Sacituzumab govitecan-hziy significantly improved progression-free survival in patients with HER2-low expressing TNBC and HER2-negative disease.
Patients with metastatic triple-negative breast cancer (TNBC) maintained clinical benefit with sacituzumab govitecan-hziy (Trodelvy), according to a post hoc analysis of the phase 3 ASCENT trial (NCT02574455). Furthermore, the efficacy results, which were presented at the European Society for Medical Oncology Breast Cancer Congress 2022, showed that the benefit was consistent across all groups, regardless of HER2 expression. 1
In the analysis, investigators stratified patients by HER2 expressions measured by immunohistochemistry (IHC) score. HER2-low expressors were defined those who had an IHC score of 1+ or 2+; those with IHC0 were defined as HER2-negative.
Among patients with HER2-low expressing TNBC, sacituzumab govitecan significantly improved progression-free survival (PFS) vs chemotherapy of physicians’ choice (TPC) of either capecitabine, eribulin, vinorelbine, or gemcitabine. The median PFS was 6.2 months with the antibody-drug conjugate (n = 63) vs 2.9 months with TPC (n = 60; HR, 0.44; 95% CI, 0.27-0.72; P = .002). For those with HER2-negative disease, the median PFS with sacituzumab govitecan (n = 149) was 4.3 months vs 1.6 months with TPC (n = 144; HR, 0.38; 95% CI, 0.28-0.50; P < .001).
Sacituzumab govitecan also improved overall survival (OS), reducing the risk of death in patients with HER2-low expressing TNBC by 57% compared with TPC. Specifically, among this patient population the median OS in the investigative arm was 14.0 months vs 8.7 months in the control arm (HR, 0.43; 95% CI, 0.28-0.67; P < .001). In the HER2 nonexpressors the median OS with sacituzumab govitecan was 11.3 months vs 5.9 months with TPC (HR, 0.51; 95% CI, 0.39-0.66; P < .001).
“Sacituzumab govitecan should be considered an effective treatment option for patients with metastatic TNBC eligible for second-line or later therapy, irrespective of HER2 status,” the study authors wrote.
These data were comparable to the reported findings for the intention-to-treat (ITT) population which resulted in the approval of sacituzumab govitecan for those with unresectable or locally advanced TNBC who have received at least 2 prior systemic therapies, 1 of which must have been for metastatic disease.2 In the overall population 267 patients received sacituzumab govitecan and 262 received TPC. The median PFS was 4.8 months (95% CI, 4.1-5.8) vs 1.7 months (95% CI, 1.5-2.5), respectively (HR, 0.43; 95% CI, 0.35-0.54; P < .0001). The median OS was 11.8 months (95% CI, 10.5-13.8) vs 6.9 months (95% CI, 5.9-7.6), respectively (HR, 0.51; 95% CI, 0.41-0.62; P < .0001).
Investigators of ASCENT randomly assigned patients with metastatic TNBC with relapsed or refractory disease following 2 or more prior lines of chemotherapy to either sacituzumab govitecan 10 mg/kg intravenously on days 1 and 8 of a 21-day cycle or TPC. Of note, patients with known HER2-positive disease were ineligible for enrollment and investigators determined the cutoff for HER2-negative status as HER2 IHC1+. Those who had HER2 IHC2+ must have had in situ hybridization negative status. Stratification factors included number of prior therapies, geographic region, and the presence of absence of known brain metastases.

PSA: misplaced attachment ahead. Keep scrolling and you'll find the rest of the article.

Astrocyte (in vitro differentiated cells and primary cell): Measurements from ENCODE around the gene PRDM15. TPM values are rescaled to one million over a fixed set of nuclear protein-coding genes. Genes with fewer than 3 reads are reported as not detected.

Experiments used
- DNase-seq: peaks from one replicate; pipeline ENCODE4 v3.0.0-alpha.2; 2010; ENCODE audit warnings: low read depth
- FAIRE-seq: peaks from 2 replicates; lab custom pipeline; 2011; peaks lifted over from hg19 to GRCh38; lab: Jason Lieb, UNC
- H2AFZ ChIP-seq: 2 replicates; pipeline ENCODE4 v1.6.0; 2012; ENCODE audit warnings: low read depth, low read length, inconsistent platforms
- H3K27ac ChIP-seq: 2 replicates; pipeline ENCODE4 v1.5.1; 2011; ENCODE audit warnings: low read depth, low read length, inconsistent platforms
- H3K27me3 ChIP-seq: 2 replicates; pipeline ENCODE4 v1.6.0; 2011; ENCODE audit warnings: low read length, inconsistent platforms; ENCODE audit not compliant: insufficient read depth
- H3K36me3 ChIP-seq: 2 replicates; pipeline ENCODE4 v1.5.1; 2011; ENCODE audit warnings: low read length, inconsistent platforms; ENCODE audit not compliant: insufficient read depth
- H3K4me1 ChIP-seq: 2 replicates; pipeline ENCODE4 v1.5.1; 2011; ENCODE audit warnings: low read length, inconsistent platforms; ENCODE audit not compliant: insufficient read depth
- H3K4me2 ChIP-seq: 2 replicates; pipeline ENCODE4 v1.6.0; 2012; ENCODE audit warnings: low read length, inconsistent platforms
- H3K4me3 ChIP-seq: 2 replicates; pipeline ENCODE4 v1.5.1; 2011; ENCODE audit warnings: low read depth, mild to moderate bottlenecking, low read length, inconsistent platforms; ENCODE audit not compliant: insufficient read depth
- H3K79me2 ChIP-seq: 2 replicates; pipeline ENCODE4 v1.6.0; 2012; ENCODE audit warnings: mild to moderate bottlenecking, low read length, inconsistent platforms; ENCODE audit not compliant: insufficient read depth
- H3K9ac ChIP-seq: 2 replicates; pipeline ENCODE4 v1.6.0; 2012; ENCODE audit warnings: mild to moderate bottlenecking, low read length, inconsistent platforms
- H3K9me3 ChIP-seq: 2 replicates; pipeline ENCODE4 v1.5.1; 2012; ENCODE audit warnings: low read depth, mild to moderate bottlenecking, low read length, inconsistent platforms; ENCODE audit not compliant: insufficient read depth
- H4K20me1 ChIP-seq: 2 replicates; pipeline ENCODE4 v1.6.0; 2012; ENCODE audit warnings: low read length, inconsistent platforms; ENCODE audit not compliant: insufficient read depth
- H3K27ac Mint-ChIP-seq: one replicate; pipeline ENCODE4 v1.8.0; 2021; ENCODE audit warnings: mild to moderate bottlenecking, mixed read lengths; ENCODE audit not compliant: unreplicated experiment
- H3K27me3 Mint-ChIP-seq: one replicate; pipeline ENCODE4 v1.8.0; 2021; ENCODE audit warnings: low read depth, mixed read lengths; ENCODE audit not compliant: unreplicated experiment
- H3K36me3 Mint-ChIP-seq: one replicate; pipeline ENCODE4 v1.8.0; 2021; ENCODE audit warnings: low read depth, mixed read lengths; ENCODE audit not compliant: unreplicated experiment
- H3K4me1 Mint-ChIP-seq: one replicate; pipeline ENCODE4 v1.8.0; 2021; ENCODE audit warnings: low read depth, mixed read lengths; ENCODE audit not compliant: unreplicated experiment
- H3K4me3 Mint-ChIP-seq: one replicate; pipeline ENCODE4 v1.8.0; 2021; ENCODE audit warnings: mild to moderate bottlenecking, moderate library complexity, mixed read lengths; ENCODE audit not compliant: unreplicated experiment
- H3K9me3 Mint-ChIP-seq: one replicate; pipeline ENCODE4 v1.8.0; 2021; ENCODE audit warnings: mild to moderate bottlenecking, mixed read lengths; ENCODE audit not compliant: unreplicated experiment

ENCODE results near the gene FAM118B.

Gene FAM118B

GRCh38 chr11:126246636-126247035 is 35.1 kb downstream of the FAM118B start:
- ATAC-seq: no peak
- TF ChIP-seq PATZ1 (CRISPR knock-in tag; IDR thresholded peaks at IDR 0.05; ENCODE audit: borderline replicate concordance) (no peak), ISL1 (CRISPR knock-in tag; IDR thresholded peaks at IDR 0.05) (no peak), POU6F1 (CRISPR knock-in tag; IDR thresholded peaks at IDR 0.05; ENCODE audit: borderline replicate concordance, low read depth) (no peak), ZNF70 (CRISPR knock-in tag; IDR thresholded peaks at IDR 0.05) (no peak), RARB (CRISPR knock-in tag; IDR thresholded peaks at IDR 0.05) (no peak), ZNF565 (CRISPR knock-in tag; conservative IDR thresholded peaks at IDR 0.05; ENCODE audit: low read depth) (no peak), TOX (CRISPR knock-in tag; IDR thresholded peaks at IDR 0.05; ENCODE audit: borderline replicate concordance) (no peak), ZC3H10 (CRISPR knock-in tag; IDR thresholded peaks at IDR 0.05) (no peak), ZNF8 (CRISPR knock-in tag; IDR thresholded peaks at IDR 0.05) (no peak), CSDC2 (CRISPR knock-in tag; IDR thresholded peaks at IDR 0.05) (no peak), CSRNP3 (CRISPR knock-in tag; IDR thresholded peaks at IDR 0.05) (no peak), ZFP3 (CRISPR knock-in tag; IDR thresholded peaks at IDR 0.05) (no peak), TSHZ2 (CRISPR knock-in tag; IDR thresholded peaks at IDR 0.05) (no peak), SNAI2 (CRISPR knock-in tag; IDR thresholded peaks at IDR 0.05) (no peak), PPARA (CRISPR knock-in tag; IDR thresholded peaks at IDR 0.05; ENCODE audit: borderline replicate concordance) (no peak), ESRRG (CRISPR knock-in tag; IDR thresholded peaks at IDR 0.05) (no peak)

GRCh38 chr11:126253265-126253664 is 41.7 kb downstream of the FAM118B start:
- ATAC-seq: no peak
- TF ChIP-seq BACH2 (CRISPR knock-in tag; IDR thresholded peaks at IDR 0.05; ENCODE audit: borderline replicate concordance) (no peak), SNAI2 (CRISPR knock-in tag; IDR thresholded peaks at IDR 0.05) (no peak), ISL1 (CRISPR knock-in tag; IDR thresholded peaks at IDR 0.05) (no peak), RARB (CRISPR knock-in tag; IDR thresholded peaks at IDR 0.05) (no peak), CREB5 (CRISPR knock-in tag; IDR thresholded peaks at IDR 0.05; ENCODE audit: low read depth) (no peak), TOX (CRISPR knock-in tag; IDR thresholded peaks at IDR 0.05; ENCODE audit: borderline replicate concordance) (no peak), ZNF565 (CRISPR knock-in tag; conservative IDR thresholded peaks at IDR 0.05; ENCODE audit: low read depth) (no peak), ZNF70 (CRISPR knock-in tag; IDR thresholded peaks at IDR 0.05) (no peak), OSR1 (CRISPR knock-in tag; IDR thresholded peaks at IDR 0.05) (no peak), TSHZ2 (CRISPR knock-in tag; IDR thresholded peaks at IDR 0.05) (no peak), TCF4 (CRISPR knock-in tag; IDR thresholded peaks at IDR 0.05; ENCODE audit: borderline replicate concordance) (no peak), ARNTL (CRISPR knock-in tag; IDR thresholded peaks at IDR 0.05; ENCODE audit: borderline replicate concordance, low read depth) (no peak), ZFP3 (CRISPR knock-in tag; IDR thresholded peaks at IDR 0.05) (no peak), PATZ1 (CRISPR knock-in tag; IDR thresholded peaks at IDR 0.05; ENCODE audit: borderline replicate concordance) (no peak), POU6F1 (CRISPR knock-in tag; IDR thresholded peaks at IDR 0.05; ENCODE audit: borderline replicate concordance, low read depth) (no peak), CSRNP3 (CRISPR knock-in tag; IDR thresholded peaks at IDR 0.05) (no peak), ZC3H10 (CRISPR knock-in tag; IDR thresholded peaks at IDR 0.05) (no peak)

The primary end point was PFS in the population of patients without brain metastases with secondary end points of PFS in the ITT population, OS, overall response rate (ORR), quality of life, duration of response (DOR), and time to response.
In terms of response, the ORR was comparable across populations for patients who received sacituzumab govitecan—HER2-low expression (32%), HER2-negative (31%), ITT (31%)—vs TPC— HER2-low expression (8%), HER2-negative (3%), ITT (4%).
The complete response (CR) rate for patients in the HER2-low expression population who received sacituzumab govitecan was 5% vs 2% among those who received TCP; the partial response (PR) rate was 27% vs 7%, respectively. More patients in the TPC arm had achieved stable disease (SD; 40%) compared with sacituzumab govitecan (37%). The median DOR was 5.6 months (95% CI, 4.3-not estimable [NE]) in the investigational arm vs 3.6 months (95% CI, 2.9-NE) in the control arm. The clinical benefit rate (CBR) was 68% and 45%, respectively.
In the HER2-negative population the CR rate was 2% vs 0% with sacituzumab govitecan and TPC, respectively. The PR rate was 29% and 3%, respectively, with 37% and 23% of patients achieving SD, respectively. The median DOR was 6.9 months (95% CI, 5.4-9.0) vs 2.9 (95% CI, 2.8-NE) in the investigational and control arms with CBRs of 68% vs 26%, respectively.
In the ITT population the CR rate was 4% vs 1%, the PR rate was 27% vs 3%, and SD was achieved in 36% vs 27% of patients who received sacituzumab govitecan and TPC, respectively. The median DOR was 6.3 months (95% CI, 5.5-9.0) with sacituzumab govitecan vs 3.6 months (95% CI, 2.8-NE). The CBR was 67% vs 31%, respectively.
This article was originally published on OncLive as “Sacituzumab Govitecan Maintains Clinical Benefit Across HER2 Expressions in TNBC”